Research[edit]

Trautwein has published a large number of articles on a number of topics, including the development of conscientiousness, expectancy-value beliefs, and academic effort, the effectiveness of homework assignments and completion, and the results of several randomized controlled field trials in school settings. According to an analysis published by Jones et al. (2010) in Contemporary Education Psychology, Trautwein was the third most productive researcher worldwide in the field of education psychology during 2003–2008.[7] In 2016, Greenbaum et al. named him among the most productive researchers in education psychology as number 4 worldwide.[8] Trautwein is principal investigator of two multicohort, longitudinal school achievement studies (TOSCA,[9] TRAIN[10]).

Awards[edit]

  • CORECHED Prize in Educational Research awarded by the Swiss Council for Educational Research, 2009[11]
  • Young Investigator Award: Section for Educational Psychology of the German Psychological Society, 2004
  • Otto Hahn Medal for outstanding PhD dissertation, Max Planck Society, 2003[1]

Publications[edit]

  • Bertram, C., Wagner, W., & Trautwein, U. (2017). Learning historical thinking with oral history interviews. A cluster randomized controlled intervention study of oral history interviews in history lessons. American Educational Research Journal, 54, 444–484. doi: 10.3102/0002831217694833[12]
  • Gaspard, H., Dicke, A.-L., Flunger, B., Brisson, B., Häfner, I., Nagengast, B., & Trautwein, U. (2015). Fostering adolescents’ value beliefs for mathematics with a relevance intervention in the classroom. Developmental Psychology, 51, 1226–1240. doi: 10.1037/dev0000028[13]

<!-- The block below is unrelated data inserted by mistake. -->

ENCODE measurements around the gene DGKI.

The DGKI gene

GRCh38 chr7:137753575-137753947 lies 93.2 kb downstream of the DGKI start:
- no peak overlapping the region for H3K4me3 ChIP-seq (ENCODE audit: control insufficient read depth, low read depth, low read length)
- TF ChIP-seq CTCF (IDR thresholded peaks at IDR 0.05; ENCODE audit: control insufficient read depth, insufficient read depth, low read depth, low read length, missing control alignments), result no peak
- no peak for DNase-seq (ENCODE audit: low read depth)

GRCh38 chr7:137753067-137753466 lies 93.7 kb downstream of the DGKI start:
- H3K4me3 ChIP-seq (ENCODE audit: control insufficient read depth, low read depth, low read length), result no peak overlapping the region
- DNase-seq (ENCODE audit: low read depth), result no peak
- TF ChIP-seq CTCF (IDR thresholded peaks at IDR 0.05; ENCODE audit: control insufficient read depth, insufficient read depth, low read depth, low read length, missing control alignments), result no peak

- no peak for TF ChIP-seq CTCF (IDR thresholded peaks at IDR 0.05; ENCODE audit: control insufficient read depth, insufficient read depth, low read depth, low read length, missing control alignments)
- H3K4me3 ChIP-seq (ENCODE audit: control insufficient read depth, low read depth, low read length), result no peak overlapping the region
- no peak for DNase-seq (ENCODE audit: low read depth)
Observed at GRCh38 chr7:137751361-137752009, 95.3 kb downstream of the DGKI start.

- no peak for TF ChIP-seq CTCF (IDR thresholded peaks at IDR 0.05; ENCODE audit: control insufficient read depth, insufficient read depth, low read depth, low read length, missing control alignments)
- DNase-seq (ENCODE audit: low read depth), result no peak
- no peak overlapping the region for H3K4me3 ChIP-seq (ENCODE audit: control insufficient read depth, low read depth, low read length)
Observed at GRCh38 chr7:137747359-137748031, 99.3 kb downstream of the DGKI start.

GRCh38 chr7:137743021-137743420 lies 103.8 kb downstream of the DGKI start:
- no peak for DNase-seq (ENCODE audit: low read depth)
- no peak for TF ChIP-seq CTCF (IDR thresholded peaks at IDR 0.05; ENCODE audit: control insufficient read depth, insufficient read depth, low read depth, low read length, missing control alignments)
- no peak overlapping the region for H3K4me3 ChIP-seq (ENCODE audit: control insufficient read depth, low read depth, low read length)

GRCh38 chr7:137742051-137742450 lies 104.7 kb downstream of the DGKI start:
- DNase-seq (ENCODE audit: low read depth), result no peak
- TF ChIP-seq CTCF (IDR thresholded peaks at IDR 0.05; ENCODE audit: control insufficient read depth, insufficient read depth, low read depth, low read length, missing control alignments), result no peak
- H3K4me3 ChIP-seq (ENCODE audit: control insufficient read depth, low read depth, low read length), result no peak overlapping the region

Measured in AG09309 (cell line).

• Trautwein, U., Lüdtke, O., Nagy, N., Lenski, A., Niggli, A., & Schnyder, I. (2015). Using individual interest and conscientiousness to predict academic effort: additive, synergistic, or compensatory effects? Journal of Personality and Social Psychology, 109, 142–162. doi:10.1037/pspp0000034[14]
  • Chmielewski, A. K., Dumont, H., & Trautwein, U. (2013). Tracking effects depend on tracking type: An international comparison of mathematics self-concept. American Educational Research Journal, 50, 925–957. doi:10.3102/0002831213489843[15]
  • Trautwein, U., Marsh, H.W., Nagengast, B., Lüdtke, O., Nagy, G., & Jonkmann, K. (2012). Probing for the multiplicative term in modern expectancy-value theory: A latent interaction modeling study. Journal of Educational Psychology, 104, 763–777. doi:10.1037/a0027470[16]
  • Dettmers, S., Trautwein, U., Lüdtke, O., Kunter, M., & Baumert, J. (2010). Homework works if homework quality is high: using multilevel modeling to predict the development of achievement in mathematics. Journal of Educational Psychology, 102, 467–482. doi:10.1037/a0018453[17]